“Then they returned to Jerusalem from the mount called Olivet, which is near Jerusalem, a sabbath day’s journey away. When they had entered the city, they went to the room upstairs where they were staying, Peter, and John, and James, and Andrew, Philip and Thomas, Bartholomew and Matthew, James son of Alphaeus, and Simon the Zealot, and Judas son of James. All these were constantly devoting themselves to prayer, together with certain women, including Mary the mother of Jesus, as well as his brothers.” (Acts 1:12-14)
In the days after Jesus ascends into heaven, I’d have expected the disciples to get a sudden burst of energy. After all, Jesus promises them that they would receive power from the Holy Spirit that would make them witnesses to the resurrection – in Judea, Samaria, and all the ends of the earth. They’ve been given a charge – and they’ve been given work to do! And they’ve been promised power and given authority – seriously, what’s not to be excited about? But scripture tells us disciples’ response is not to jump headlong into action, but to respond to Jesus’ command to wait in Jerusalem. And so they return to the upper room – to devote themselves to prayer. They return and gather; eat and pray; and in this light, they await the coming of the Holy Spirit that empowers them to be Jesus’ Witnesses. Their energy, their excitement – is channeled into prayer.
The Ascension is a poignant reminder that God’ mission is given into our hands. Pentecost is the fulfillment of Jesus’ promise that we will receive power, and never be alone as we strive for the Kingdom of God. But for the moment we dwell in a space between – in that upper room with the disciples – gathering, waiting, watching, and praying. Is not that liminal space – that time between Ascension and Pentecost, between charge and empowerment – where we live so much of our lives? That space where on the one hand we know where Jesus is calling us to go, and yet still we search for the grace and power to get there?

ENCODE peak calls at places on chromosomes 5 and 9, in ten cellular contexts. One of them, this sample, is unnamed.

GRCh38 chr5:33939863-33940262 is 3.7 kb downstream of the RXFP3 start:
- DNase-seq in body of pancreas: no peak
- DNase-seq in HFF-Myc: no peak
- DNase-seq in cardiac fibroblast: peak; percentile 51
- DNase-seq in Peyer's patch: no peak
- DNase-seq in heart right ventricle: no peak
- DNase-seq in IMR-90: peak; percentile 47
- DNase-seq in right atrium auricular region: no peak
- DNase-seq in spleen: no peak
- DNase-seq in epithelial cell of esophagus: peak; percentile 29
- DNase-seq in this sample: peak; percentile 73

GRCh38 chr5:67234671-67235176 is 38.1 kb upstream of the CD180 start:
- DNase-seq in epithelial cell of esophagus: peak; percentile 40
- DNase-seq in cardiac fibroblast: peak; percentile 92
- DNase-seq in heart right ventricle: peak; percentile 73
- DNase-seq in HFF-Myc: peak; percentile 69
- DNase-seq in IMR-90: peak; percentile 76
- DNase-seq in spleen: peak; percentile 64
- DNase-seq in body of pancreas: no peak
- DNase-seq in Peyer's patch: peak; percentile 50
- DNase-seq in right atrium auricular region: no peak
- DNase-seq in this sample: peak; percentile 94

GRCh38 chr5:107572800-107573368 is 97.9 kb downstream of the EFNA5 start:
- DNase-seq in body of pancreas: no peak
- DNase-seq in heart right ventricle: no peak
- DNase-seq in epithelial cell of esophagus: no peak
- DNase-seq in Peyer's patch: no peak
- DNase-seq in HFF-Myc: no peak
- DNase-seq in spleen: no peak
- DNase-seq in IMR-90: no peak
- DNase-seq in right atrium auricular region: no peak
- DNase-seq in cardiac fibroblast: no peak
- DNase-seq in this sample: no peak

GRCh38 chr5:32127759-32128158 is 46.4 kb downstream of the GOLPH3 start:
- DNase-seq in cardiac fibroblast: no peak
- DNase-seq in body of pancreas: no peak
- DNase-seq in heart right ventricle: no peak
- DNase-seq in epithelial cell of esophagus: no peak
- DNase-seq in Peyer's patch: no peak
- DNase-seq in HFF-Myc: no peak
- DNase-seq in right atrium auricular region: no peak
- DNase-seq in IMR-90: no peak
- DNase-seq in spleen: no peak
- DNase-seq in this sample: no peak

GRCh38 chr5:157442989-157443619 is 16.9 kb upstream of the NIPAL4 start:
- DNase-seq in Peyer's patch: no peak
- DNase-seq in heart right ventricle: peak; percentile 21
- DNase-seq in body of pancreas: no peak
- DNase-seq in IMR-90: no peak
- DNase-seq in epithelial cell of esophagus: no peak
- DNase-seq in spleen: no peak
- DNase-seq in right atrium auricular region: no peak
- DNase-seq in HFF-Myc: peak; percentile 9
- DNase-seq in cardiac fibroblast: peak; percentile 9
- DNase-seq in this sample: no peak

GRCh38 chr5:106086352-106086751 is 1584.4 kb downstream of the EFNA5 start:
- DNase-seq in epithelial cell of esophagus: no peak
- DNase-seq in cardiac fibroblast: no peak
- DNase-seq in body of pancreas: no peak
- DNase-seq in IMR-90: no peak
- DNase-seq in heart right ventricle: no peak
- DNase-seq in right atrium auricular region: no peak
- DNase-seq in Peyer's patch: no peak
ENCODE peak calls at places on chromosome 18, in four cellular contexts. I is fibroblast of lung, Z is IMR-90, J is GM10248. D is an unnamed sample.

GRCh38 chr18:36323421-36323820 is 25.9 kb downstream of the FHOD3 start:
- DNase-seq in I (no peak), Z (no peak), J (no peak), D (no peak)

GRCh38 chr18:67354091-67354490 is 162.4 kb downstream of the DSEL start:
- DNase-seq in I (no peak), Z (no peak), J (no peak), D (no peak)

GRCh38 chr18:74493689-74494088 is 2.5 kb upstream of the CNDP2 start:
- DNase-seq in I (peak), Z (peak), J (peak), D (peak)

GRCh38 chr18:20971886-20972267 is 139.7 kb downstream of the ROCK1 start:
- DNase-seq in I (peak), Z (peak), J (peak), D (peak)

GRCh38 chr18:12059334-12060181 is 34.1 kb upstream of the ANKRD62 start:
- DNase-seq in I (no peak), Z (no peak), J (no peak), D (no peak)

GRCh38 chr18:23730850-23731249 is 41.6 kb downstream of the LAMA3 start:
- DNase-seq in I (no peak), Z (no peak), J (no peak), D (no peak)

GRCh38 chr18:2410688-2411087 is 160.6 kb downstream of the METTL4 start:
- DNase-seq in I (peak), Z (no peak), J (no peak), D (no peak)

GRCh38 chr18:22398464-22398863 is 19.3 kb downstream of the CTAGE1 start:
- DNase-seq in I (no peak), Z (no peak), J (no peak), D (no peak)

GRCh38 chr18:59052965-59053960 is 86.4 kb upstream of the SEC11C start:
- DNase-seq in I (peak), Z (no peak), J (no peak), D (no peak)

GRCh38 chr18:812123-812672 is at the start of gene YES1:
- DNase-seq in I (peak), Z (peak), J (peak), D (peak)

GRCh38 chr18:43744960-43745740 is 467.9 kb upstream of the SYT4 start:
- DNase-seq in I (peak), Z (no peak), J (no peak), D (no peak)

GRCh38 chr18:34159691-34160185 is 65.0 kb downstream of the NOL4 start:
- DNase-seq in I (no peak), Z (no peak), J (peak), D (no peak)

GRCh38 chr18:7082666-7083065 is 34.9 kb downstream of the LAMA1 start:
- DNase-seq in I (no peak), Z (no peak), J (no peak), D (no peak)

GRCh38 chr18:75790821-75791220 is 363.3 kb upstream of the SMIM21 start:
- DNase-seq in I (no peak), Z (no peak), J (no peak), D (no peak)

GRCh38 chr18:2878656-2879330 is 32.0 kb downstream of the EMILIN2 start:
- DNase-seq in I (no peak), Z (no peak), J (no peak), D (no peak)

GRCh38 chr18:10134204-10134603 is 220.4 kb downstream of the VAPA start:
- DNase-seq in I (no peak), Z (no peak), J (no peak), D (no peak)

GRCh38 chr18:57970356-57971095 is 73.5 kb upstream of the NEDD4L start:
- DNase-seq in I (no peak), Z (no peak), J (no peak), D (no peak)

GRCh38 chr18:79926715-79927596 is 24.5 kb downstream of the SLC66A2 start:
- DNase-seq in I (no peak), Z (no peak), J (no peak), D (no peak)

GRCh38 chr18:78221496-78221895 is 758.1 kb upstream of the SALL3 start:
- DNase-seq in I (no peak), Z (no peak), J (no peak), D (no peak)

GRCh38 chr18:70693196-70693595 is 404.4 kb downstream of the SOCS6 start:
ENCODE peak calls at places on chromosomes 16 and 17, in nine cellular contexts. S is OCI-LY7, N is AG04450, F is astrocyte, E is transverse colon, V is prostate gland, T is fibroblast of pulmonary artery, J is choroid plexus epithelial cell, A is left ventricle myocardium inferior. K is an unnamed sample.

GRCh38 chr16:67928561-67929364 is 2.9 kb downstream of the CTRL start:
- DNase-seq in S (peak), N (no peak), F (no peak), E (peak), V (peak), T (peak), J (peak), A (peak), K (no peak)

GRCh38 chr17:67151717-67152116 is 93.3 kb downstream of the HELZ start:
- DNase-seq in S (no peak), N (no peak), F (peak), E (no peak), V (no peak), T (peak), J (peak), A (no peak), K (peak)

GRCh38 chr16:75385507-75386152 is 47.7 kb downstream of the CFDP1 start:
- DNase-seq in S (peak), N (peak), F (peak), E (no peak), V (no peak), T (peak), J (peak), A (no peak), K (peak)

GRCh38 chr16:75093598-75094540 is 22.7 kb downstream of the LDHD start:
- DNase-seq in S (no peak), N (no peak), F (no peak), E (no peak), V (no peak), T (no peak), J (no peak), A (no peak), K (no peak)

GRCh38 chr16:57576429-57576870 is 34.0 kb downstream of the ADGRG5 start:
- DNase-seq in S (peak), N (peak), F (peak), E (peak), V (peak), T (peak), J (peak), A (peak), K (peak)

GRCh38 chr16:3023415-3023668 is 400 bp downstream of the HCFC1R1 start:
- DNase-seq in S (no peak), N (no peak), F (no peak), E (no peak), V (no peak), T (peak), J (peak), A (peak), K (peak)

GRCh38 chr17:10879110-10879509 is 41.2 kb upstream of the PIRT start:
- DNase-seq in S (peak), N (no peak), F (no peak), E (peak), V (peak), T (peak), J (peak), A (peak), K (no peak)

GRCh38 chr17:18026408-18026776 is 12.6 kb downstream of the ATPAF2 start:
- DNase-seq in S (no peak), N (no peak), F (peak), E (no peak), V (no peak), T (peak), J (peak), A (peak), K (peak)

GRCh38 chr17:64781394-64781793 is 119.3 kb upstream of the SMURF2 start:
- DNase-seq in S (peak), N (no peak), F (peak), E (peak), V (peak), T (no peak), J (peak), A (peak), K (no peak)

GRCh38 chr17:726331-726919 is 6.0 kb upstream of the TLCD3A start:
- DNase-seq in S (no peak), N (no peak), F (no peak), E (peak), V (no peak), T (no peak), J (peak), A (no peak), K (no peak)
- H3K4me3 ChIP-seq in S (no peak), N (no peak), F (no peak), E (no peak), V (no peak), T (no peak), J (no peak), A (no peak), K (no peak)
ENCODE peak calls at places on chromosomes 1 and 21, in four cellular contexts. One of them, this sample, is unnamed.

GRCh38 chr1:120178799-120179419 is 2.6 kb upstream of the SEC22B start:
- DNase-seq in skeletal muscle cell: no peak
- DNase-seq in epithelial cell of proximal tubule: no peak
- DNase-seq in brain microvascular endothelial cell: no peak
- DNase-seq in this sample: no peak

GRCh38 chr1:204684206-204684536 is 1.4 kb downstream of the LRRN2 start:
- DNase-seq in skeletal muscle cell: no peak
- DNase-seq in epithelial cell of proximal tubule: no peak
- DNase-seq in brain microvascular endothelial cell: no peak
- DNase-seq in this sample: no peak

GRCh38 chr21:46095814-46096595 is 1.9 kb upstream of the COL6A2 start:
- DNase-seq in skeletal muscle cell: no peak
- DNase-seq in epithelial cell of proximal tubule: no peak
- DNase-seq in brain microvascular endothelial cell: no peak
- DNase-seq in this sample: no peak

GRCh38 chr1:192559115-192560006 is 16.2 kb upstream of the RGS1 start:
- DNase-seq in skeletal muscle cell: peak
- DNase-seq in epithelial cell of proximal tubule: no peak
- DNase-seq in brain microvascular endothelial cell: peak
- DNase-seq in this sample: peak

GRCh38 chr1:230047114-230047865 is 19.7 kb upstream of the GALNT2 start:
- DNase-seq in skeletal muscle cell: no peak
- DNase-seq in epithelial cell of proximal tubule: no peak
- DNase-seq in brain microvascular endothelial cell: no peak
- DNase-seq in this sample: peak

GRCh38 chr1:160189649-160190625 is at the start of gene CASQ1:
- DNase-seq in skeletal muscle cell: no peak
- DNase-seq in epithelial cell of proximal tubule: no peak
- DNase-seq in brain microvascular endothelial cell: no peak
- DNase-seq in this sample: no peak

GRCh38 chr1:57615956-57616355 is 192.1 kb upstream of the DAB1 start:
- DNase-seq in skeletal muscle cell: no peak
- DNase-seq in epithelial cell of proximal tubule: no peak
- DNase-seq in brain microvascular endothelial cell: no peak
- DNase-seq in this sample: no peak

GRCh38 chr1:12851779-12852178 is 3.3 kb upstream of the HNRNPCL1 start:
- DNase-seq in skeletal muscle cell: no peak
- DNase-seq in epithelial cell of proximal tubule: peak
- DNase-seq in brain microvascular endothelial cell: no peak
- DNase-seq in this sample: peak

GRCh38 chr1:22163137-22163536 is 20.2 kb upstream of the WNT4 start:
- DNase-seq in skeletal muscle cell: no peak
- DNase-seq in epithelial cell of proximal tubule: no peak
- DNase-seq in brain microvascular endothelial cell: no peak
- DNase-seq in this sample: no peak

Grace and power will come to the church at Pentecost; grace and power will come to us in little Pentecosts that occur throughout our lives. But the charge to us – each time we meet these transitional moments – remains the same as it was to the disciples: return home. Gather together. Watch together. Pray together. And prepare for the coming of the Holy Spirit.
Consider the “in between” moments of your own life – those places where you sit knowing where you must go, but still waiting the power to get there. Who do you gather with? How do you pray? And how has the Holy Spirit become manifest in your life?